For stoichiometric determination of nitrate reduction and anaerobic propane oxidation, propane and nitrogen concentrations in the headspace of the 2.3 L bioreactor were periodically measured in addition to nitrate, nitrite and ammonium from Day 990 to 1000. In addition, two batch tests were also conducted in 650 mL glass vessels with a subsample of 500 mL biomass anaerobically transferred from the 2.3 L bioreactor (Supplementary Table 5). The biomass was then flushed with argon gas (99.99%, Coregas, Australia) for 20 min to remove dissolved propane in the liquid. Approximately 45 mL propane gas was added to the headspace as the sole electron donor. Enriched cultures without propane, and sterile synthetic medium with propane were set up as controls (Supplementary Table 5). Each batch test was conducted in triplicate.

Isotope labelling batch tests

For the isotope labelling experiments, a subsample of 500 mL biomass from the bioreactor was transferred anaerobically to a 650 mL glass vessel. The biomass was flushed with pure propane gas (99.99%, Coregas, Australia) for 20 min. Approximately 12 mL 13C-labelled propane (13CH313CH213CH3, 99 atom % 13C, Sigma) was injected into the headspace through the septum. Approximately 1 mL nitrate stock solution (10 g N L−1) containing ~1% 15N-labelled sodium nitrate (98 atom % 15N, Sigma) was added to achieve a concentration of ~20 mg N L−1. Using a gas-tight syringe, gas samples were taken periodically from the headspace (Hamilton, USA) and then injected into helium-flushed vials (Exetainer, UK). Liquid samples were collected, filtered (0.22 μm), and stored at −20 °C until analysis for 15NO3, 15NO2 and 15NH4+. To quantify the CO2 produced in the liquid phase, unfiltered samples were injected into Exetainer vials, acidified with 1 M HCl solution, and equilibrated with the headspace for at least 0.5 h before CO2 determination.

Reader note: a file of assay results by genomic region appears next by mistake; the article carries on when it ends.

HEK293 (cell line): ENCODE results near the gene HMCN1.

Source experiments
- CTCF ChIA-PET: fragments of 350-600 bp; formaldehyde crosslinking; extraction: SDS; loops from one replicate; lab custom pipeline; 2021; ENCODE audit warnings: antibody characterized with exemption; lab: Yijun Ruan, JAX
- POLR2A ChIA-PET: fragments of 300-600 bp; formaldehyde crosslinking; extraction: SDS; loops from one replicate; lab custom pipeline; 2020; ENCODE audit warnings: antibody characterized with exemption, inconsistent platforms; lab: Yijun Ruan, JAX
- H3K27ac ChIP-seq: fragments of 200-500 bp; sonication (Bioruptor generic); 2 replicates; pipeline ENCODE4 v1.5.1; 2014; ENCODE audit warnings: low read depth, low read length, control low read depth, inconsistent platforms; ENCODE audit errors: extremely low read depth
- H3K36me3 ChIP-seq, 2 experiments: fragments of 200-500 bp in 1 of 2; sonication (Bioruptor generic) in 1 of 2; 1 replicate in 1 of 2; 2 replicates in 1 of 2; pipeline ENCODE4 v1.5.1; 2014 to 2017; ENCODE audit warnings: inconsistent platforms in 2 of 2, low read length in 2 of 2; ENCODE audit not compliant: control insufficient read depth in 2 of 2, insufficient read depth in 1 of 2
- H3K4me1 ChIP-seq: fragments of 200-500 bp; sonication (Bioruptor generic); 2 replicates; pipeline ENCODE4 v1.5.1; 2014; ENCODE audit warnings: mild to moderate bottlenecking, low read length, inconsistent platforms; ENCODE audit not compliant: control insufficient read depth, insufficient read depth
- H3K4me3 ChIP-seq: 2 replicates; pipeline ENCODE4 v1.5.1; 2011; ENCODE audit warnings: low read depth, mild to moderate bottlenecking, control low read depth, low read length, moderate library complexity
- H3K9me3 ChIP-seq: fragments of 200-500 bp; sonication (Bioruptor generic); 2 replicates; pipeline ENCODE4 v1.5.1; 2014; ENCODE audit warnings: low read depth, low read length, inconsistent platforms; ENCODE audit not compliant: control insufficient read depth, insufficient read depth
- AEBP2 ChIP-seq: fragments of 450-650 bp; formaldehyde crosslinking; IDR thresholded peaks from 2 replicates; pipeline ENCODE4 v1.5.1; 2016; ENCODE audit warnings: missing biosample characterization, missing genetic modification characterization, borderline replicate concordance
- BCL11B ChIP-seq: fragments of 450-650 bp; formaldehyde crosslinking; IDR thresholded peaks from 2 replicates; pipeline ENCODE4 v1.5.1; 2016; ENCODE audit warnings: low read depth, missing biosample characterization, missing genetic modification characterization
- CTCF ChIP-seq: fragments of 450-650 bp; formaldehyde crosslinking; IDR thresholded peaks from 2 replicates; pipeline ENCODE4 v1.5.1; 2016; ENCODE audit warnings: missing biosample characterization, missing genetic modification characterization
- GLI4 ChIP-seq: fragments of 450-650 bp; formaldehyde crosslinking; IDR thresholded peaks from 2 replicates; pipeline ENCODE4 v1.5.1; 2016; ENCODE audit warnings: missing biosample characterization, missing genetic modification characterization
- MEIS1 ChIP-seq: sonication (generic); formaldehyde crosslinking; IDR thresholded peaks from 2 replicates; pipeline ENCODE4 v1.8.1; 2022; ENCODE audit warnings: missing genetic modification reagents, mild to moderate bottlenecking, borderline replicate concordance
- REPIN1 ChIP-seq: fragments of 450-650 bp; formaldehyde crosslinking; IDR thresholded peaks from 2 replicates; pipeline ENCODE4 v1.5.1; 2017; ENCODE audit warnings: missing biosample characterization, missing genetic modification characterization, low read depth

Chemical analysis

Nitrate, nitrite and ammonium concentrations in filtered samples were determined using a Lachat QuickChem8000 flow injection analyzer (Lachat Instrument, Milwaukee, WI). Propane, nitrogen and carbon dioxide concentrations in the headspace were quantified with a gas chromatograph (GC, 7890 A, Agilent, USA) equipped with a thermal conductivity detector and a Shincarbon ST packed column (2 m × 2.0 mm). The gas chromatograph was operated using argon as the carrier gas (flow rate, 28 mL min−1). The oven, injector and detector temperatures were maintained at 220, 250 and 260 °C, respectively. Propane, nitrogen and carbon dioxide concentrations were calculated based on an external standard curve.